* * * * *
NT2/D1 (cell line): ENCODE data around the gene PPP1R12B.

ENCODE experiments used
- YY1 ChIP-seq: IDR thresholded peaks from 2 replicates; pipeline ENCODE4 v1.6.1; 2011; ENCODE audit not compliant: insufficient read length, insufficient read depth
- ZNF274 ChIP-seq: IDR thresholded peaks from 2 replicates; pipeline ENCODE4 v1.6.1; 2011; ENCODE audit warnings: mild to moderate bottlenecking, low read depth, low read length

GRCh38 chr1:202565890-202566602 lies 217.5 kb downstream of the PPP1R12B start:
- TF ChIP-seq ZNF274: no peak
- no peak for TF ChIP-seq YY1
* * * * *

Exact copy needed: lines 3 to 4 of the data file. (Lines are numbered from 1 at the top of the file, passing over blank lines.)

- YY1 ChIP-seq: IDR thresholded peaks from 2 replicates; pipeline ENCODE4 v1.6.1; 2011; ENCODE audit not compliant: insufficient read length, insufficient read depth
- ZNF274 ChIP-seq: IDR thresholded peaks from 2 replicates; pipeline ENCODE4 v1.6.1; 2011; ENCODE audit warnings: mild to moderate bottlenecking, low read depth, low read length